Finally, it's important for anyone to not "over do it". Get to know your own body and get a feel for knowing how far to push yourself. Runners and to a certain extent cyclists often need a recovery time between workouts. This is often a days' rest.

    Hope that helps, I wish you good luck!


  5. Hi Doug,

    When did you give up meat!?

    Natasha from

  6. Natasha

    I can't remember exactly when because it was really a case of eating less and less until it became so infrequent I thought I might as well be a vegetarian completely (albeit the occasional egg and piece of fish) - I think that was a year ago, maybe a little more.

    Best regards,


  7. Doug,

    Would you be willing to do a book review for my blog?


  8. Natasha

    I would be delighted to. I'll send an email to you via your in-laws.


  9. Hi Doug

    I've just stumbled across your blog! I hope you don't mind me asking a question. I've been running for quite a few years but no great distances - a couple of 10k runs here and there. The thing is I just can't seem to run very fast! What's the best training for getting your speed up or are some people just not made to run fast!! I'd really like to run a half marathon but feel the need to get faster before I tackle it. What's your advice?

    1. Hi Debbie,

      Great question! Here's a couple of suggestions:

      Firstly you could "force" yourself to run faster by running on a treadmill, if you have access to one. Set a speed and stick to it for the duration of your run. If I do a 10k treadmill run, I normally do it at an average of 7.5 or 8mph. That will probably also tell you your running statistics such as your time/mile and a good way of monitoring your progress, perhaps your heart rate as well. Always build up gradually.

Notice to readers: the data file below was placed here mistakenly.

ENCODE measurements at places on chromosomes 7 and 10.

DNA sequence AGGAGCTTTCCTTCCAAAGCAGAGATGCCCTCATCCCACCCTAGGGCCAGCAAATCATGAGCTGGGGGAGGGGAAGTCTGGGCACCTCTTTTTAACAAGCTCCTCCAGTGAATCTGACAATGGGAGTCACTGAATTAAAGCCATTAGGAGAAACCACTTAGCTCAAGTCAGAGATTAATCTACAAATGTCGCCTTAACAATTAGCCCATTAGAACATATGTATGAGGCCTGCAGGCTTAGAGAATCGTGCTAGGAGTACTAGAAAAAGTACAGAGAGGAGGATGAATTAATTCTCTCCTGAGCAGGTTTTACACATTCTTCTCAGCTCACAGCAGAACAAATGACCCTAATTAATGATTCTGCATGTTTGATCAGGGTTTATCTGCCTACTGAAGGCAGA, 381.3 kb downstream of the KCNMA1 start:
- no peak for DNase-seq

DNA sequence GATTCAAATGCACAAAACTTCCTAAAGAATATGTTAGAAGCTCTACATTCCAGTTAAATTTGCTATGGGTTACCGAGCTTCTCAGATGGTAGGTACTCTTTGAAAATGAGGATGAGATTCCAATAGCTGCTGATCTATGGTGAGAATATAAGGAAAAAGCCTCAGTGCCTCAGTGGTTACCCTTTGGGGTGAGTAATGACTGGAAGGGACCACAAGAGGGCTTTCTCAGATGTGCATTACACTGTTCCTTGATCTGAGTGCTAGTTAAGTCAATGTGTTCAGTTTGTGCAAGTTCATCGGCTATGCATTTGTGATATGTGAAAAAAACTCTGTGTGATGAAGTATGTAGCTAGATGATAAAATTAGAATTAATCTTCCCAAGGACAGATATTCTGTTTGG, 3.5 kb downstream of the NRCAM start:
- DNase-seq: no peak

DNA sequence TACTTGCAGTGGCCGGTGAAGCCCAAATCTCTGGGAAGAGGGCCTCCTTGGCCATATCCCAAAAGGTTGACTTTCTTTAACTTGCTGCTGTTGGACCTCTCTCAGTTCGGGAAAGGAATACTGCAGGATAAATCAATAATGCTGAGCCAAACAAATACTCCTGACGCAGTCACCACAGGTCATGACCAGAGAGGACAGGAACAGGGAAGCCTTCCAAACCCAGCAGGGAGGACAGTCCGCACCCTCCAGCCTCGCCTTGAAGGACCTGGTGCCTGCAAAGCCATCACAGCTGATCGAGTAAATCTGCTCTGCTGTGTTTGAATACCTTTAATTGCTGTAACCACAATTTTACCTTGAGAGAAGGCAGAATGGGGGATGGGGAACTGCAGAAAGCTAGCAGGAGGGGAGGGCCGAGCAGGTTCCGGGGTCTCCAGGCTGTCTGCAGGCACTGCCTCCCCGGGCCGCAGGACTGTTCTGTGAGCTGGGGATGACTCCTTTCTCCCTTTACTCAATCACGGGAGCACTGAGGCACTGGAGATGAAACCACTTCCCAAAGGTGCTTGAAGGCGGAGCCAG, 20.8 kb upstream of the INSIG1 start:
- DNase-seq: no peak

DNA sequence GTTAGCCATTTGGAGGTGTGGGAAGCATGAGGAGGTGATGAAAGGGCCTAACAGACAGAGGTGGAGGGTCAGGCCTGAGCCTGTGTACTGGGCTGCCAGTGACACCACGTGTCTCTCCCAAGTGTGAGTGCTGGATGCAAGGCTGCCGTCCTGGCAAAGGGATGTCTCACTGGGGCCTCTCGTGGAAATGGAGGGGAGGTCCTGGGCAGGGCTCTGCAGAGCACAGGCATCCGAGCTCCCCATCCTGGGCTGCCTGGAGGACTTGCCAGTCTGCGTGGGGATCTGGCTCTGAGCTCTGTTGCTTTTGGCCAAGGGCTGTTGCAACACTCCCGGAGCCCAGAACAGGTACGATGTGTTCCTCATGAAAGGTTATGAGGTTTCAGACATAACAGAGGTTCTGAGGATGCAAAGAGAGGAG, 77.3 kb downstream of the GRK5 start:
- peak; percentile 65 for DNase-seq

While you're on a treadmill, why not try out some of the pre-set training programmes. These might simulate running up and down hills at different speeds and might stretch you a bit.

      This might also lead you into interval training and I do recommend this. In brief you run short bursts at a faster speed to build up your capacity to pump more blood around. When I'm out running and I've warmed up properly, I spot a lamp post and sprint for it and then ease back to a jog to get my breath back. Then I do it again and again.

      Another way is to go running with someone else. I've only done this a few times but it has worked for me. Somehow the pace seems quicker than my normal speed, kind of egging each other on.

      I've also found the atmosphere of a race makes me run faster, which is just as well.

      Do you have a way of monitoring your progress? While I wouldn't buy a Garmin, an ordinary watch is fine for timing your runs over a set route.

      For your first 'half' maybe just aim to get around. Endurance is more important than speed. When I did my first half (at Bath), I aimed for a sub 2 hour time but managed 1.42 - 1.48 each time. Anything under 2 hours is good for anyone I think; really good for a first try.

      Hope that helps; I'd really like to know how you get on.

      Best wishes,